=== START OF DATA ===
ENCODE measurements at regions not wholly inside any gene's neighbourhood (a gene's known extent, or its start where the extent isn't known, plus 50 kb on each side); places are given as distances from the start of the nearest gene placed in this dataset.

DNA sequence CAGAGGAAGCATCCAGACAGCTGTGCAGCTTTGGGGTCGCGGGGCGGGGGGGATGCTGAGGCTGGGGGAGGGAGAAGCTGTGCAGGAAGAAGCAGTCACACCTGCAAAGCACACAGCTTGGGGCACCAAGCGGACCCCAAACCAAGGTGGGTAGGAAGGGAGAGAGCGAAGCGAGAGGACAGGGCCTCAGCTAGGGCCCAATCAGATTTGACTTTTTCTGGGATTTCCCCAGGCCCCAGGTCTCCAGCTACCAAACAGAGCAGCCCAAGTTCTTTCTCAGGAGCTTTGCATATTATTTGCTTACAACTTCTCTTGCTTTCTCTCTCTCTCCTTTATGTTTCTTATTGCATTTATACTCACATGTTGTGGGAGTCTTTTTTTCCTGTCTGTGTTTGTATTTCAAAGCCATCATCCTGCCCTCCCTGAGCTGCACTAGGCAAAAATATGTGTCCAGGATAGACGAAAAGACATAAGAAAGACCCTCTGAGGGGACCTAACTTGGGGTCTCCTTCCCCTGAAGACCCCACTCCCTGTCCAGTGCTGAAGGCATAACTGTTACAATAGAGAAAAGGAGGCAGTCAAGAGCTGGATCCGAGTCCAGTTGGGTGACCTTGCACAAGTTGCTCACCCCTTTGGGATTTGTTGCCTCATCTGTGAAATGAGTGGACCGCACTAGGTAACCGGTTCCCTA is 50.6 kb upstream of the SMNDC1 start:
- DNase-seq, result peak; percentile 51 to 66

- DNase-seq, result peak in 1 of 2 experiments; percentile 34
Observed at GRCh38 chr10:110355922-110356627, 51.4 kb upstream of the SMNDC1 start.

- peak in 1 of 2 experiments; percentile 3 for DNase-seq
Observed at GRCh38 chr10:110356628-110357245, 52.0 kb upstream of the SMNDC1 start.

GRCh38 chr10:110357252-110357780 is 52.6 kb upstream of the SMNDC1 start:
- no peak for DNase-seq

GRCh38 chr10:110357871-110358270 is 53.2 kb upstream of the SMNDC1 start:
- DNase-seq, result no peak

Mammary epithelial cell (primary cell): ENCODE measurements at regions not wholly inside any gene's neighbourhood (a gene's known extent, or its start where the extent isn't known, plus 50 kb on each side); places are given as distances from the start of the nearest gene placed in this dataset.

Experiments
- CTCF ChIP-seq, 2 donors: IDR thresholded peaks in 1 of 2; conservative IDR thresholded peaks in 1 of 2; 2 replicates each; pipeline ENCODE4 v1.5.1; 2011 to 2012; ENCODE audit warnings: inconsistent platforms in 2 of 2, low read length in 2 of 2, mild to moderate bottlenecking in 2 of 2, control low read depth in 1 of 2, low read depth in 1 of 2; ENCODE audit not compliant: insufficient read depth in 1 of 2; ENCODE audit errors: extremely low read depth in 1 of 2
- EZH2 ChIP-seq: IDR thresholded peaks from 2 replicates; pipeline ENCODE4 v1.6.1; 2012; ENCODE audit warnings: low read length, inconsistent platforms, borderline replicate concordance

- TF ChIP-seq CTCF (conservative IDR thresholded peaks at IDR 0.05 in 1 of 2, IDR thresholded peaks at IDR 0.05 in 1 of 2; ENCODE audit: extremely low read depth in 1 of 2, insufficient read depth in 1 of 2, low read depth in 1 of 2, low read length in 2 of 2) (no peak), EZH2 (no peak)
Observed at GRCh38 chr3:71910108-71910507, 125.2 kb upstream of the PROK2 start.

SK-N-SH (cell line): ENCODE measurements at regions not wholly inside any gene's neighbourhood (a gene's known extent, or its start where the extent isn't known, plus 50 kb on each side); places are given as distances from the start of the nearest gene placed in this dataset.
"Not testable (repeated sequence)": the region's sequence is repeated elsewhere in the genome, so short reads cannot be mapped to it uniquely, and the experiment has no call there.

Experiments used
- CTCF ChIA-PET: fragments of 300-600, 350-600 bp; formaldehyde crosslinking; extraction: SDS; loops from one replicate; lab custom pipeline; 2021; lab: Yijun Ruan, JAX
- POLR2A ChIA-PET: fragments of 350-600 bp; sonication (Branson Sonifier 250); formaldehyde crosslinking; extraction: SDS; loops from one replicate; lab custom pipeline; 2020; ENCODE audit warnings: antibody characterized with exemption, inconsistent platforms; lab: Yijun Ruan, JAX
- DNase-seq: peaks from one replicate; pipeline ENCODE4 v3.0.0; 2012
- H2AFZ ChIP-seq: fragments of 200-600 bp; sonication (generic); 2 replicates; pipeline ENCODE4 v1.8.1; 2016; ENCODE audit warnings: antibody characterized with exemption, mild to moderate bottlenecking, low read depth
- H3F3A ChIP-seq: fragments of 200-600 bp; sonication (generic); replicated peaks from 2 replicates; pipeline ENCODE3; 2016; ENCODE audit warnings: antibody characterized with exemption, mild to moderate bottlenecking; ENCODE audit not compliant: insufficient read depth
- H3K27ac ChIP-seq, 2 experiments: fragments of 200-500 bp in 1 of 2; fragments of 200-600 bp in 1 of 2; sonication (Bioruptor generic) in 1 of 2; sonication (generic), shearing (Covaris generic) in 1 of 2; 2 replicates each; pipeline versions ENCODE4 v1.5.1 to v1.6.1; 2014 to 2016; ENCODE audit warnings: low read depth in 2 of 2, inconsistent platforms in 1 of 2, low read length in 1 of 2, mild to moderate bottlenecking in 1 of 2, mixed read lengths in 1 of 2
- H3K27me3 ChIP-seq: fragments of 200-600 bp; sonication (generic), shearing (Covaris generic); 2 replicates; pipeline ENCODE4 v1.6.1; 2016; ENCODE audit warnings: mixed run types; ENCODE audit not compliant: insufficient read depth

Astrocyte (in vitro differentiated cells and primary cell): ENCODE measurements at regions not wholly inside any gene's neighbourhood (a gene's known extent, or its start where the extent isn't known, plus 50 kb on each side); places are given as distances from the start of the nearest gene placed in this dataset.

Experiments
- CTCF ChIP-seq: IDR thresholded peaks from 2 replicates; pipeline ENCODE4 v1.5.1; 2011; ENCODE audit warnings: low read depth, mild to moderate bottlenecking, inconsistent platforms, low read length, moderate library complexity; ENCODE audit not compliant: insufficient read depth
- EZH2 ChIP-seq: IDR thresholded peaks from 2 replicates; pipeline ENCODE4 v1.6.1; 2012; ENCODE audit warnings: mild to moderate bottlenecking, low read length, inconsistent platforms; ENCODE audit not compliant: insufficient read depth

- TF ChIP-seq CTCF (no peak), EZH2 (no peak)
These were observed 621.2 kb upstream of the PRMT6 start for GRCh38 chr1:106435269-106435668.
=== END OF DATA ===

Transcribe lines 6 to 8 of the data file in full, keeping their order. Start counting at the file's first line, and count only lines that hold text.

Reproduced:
- peak in 1 of 2 experiments; percentile 3 for DNase-seq
Observed at GRCh38 chr10:110356628-110357245, 52.0 kb upstream of the SMNDC1 start.

GRCh38 chr10:110357252-110357780 is 52.6 kb upstream of the SMNDC1 start: